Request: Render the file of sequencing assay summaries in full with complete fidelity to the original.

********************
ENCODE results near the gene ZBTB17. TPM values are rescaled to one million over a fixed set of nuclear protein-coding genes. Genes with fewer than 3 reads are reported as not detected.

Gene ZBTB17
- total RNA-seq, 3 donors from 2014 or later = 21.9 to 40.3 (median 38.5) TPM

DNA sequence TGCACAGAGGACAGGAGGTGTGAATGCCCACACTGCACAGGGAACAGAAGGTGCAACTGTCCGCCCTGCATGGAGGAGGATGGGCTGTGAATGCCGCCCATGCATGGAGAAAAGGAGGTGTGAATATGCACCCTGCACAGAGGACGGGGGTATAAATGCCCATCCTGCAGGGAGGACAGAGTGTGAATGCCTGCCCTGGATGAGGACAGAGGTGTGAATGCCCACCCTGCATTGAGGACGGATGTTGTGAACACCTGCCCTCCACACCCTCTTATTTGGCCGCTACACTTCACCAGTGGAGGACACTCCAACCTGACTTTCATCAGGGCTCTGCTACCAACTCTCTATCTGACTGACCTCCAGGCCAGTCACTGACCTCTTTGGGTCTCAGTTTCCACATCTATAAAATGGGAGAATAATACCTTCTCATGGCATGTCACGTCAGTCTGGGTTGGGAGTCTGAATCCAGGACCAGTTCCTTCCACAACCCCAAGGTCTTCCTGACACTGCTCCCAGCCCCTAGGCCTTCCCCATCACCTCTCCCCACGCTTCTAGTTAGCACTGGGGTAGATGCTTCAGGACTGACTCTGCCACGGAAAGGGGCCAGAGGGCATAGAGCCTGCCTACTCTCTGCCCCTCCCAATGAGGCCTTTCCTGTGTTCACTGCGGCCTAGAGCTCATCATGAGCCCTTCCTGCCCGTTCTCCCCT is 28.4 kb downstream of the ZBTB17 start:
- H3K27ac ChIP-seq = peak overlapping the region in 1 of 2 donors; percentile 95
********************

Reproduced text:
ENCODE results near the gene ZBTB17. TPM values are rescaled to one million over a fixed set of nuclear protein-coding genes. Genes with fewer than 3 reads are reported as not detected.

Gene ZBTB17
- total RNA-seq, 3 donors from 2014 or later = 21.9 to 40.3 (median 38.5) TPM

DNA sequence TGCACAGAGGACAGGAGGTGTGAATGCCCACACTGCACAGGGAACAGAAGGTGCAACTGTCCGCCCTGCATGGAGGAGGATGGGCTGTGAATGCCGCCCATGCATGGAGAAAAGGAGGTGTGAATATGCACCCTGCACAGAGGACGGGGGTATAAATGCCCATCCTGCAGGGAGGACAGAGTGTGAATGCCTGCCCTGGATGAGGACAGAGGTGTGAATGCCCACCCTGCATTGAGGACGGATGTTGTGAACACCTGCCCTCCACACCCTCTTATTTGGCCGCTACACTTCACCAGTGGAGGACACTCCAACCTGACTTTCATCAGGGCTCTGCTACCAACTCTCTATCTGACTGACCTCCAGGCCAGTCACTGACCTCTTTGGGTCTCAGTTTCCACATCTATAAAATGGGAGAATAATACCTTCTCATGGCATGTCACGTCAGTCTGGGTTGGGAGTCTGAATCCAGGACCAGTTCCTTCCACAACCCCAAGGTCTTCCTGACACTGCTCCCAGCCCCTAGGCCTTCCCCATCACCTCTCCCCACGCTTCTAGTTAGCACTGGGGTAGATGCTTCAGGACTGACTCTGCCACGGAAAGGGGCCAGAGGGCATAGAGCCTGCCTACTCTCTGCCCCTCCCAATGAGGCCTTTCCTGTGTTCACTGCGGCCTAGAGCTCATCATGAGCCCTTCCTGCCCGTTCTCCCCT is 28.4 kb downstream of the ZBTB17 start:
- H3K27ac ChIP-seq = peak overlapping the region in 1 of 2 donors; percentile 95